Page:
Church of St Mary & St Blaise
|Area||11.69 km2 (4.51 sq mi) |
|Population||957. 2011 Census|
|• Density||77/km2 (200/sq mi)|
|OS grid reference|
|• London||51 miles (82 km) NNE|
|Sovereign state||United Kingdom|
|Ambulance||South East Coast|
Boxgrove is a village, ecclesiastical parish and civil parish in the Chichester District of the English county of West Sussex, about 3.5 miles (5.6 km) north east of the city of Chichester. The village is just south of the A285 road which follows the line of the Roman road Stane Street.
The Anglican parish has an area of 1,169 hectares (2,890 acres). According to the 2001 census it had a population of 901 people living in 423 households of whom 397 were economically active. The 2011 Census indicated at population of 957. Included in the parish are the hamlets of Crockerhill, Strettington and Halnaker.
Boxgrove is best known for the Lower Palaeolithic archaeological site discovered in a gravel quarry known as Amey's Eartham Pit located near the village but in Eartham Parish. Parts of the site complex were excavated between 1983 and 1996 by a team led by Mark Roberts of University College London.
Numerous Acheulean flint tools and remains of animals (some butchered) dating to around 500,000 years ago were found at the site. The area therefore was used by some of the earliest occupants of the British Isles. Remains of Homo heidelbergensis were found on the site in 1994, the only postcranial hominid bone to have been found in Northern Europe. Teeth from another individual were found two years later.
Hundred of Boxgrove
The ancient hundred of Boxgrove was listed in the Domesday Book (1086) as comprising nine settlements with 246 households. The settlements were Aldingbourne, Halnaker, Strettington, Runcton, East Hampnett, Merston, Westhampnett and Upwaltham, and Boxgrove village itself had 13 households.
A Benedictine monastery was founded at Boxgrove by Robert de Haia (or de la Haye) early in the 12th century. The priory church remains as the Church of England parish church of St Mary and St Blaise, minus the original nave, and mostly dates from the 13th century.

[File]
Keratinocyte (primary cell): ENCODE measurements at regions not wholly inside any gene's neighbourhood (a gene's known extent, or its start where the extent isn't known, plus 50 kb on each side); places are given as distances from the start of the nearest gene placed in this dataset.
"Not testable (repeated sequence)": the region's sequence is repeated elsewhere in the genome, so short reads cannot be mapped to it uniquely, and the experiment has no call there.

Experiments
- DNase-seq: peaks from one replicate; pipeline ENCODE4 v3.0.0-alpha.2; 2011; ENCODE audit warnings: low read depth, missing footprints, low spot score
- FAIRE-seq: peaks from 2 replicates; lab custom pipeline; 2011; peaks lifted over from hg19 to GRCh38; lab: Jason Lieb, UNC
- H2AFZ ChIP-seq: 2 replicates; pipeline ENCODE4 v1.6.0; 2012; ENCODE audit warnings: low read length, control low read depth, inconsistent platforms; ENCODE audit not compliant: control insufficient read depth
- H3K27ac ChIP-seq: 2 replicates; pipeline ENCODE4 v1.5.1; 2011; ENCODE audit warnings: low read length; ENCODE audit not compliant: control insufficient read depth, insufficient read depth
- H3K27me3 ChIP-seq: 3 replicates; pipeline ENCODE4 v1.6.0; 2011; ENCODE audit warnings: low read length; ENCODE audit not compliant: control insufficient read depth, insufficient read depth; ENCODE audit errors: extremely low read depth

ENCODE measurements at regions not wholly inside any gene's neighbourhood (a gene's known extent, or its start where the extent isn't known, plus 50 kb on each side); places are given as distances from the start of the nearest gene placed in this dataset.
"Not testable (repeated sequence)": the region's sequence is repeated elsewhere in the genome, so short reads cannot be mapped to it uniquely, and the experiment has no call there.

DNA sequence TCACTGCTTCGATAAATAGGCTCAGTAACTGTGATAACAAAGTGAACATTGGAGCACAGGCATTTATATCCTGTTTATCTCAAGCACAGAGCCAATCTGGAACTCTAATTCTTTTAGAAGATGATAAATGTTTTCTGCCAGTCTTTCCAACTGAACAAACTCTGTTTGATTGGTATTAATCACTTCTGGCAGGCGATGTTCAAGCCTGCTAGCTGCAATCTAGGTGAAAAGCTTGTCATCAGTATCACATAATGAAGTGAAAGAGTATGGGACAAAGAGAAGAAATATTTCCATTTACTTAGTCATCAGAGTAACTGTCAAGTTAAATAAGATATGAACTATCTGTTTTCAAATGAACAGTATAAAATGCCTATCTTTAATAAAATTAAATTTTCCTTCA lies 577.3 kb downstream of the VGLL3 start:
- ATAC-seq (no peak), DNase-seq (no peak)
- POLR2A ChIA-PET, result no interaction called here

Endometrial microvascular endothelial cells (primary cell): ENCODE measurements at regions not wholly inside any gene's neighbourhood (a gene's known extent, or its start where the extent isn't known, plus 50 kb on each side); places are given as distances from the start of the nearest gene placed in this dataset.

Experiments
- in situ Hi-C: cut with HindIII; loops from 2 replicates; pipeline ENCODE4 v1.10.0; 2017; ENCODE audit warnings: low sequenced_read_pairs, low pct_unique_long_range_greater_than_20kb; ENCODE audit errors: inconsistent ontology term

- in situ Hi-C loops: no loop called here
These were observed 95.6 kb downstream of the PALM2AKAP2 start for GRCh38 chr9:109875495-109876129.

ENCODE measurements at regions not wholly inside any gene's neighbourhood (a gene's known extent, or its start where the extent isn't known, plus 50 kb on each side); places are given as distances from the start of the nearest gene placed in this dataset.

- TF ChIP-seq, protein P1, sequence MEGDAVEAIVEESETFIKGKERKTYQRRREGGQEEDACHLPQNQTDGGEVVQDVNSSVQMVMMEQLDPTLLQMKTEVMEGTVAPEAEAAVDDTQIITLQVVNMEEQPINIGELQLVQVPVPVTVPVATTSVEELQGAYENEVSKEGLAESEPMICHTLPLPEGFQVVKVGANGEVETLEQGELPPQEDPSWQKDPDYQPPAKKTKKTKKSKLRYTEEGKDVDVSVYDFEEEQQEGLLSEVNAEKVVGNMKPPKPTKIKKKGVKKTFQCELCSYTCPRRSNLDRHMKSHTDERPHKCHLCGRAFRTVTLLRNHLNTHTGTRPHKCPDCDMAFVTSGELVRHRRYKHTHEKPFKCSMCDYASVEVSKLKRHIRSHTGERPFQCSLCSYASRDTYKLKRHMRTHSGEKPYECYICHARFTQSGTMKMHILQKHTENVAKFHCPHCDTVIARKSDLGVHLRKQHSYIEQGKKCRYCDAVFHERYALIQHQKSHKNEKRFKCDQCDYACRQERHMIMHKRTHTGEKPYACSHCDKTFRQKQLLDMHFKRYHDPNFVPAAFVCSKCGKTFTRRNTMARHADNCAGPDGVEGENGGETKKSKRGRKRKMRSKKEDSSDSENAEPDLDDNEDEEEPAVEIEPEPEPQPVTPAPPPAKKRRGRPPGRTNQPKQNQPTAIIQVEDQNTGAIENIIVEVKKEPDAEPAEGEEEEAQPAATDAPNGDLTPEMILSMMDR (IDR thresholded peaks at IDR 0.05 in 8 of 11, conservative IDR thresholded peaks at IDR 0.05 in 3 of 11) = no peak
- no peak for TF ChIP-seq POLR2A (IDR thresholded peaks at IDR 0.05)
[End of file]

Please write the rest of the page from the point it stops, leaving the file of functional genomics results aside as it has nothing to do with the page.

Several parishioners of Boxgrove were prosecuted for playing cricket in the churchyard in 1622. There were three reasons for the prosecution: one was that it contravened a local bye-law; another reflected concern about church windows which may or may not have been broken; the third was the charge that "a little childe had like to have her braines beaten out with a cricket batt".
The population of the parish in 1861 was 666, and the area 3,676 acres (1,488 ha), of which 1,700 were arable, and the remainder downland.
- "2001 Census: West Sussex – Population by Parish" (PDF). West Sussex County Council. Archived from the original (PDF) on 8 June 2011. Retrieved 12 April 2009.
- "Civil parish population 2011". Neighbourhood Statistics. Office for National Statistics. Retrieved 14 October 2015.
- "Ward population 2011". Retrieved 14 October 2015.
- Fox, Alex, Europe’s Oldest Bone Tools Hint at Early Hominin Sophistication, Smithsonian, August 14, 2020
- "Open Domesday: Boxgrove Hundred". Retrieved 16 June 2019.
- "Open Domesday: Boxgrove". Retrieved 16 June 2019.
- McCann T (2004) Sussex Cricket in the Eighteenth Century, p.xxxi. Sussex Record Society.
- "GENUKI: Boxgrove". Retrieved 16 June 2019.
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